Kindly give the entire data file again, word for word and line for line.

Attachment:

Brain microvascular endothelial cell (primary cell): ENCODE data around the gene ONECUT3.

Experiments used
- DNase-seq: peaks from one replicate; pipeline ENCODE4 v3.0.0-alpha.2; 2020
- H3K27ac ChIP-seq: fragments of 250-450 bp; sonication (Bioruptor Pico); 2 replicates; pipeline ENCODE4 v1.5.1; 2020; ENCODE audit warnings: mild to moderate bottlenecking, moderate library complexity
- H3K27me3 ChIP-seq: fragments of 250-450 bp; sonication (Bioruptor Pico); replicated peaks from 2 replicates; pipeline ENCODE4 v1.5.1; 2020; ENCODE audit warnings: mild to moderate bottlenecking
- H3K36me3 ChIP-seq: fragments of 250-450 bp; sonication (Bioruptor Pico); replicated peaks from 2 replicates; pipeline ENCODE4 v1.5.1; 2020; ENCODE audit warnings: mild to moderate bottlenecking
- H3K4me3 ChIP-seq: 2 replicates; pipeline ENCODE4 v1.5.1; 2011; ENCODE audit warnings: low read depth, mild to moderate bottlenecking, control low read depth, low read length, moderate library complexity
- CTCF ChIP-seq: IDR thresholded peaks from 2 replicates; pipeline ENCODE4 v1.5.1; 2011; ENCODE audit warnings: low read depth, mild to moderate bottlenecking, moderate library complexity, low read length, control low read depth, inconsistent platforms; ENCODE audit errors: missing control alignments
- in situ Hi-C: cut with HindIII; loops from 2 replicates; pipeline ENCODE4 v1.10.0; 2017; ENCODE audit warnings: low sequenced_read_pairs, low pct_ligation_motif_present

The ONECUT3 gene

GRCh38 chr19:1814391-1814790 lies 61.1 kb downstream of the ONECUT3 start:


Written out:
Brain microvascular endothelial cell (primary cell): ENCODE data around the gene ONECUT3.

Experiments used
- DNase-seq: peaks from one replicate; pipeline ENCODE4 v3.0.0-alpha.2; 2020
- H3K27ac ChIP-seq: fragments of 250-450 bp; sonication (Bioruptor Pico); 2 replicates; pipeline ENCODE4 v1.5.1; 2020; ENCODE audit warnings: mild to moderate bottlenecking, moderate library complexity
- H3K27me3 ChIP-seq: fragments of 250-450 bp; sonication (Bioruptor Pico); replicated peaks from 2 replicates; pipeline ENCODE4 v1.5.1; 2020; ENCODE audit warnings: mild to moderate bottlenecking
- H3K36me3 ChIP-seq: fragments of 250-450 bp; sonication (Bioruptor Pico); replicated peaks from 2 replicates; pipeline ENCODE4 v1.5.1; 2020; ENCODE audit warnings: mild to moderate bottlenecking
- H3K4me3 ChIP-seq: 2 replicates; pipeline ENCODE4 v1.5.1; 2011; ENCODE audit warnings: low read depth, mild to moderate bottlenecking, control low read depth, low read length, moderate library complexity
- CTCF ChIP-seq: IDR thresholded peaks from 2 replicates; pipeline ENCODE4 v1.5.1; 2011; ENCODE audit warnings: low read depth, mild to moderate bottlenecking, moderate library complexity, low read length, control low read depth, inconsistent platforms; ENCODE audit errors: missing control alignments
- in situ Hi-C: cut with HindIII; loops from 2 replicates; pipeline ENCODE4 v1.10.0; 2017; ENCODE audit warnings: low sequenced_read_pairs, low pct_ligation_motif_present

The ONECUT3 gene

GRCh38 chr19:1814391-1814790 lies 61.1 kb downstream of the ONECUT3 start: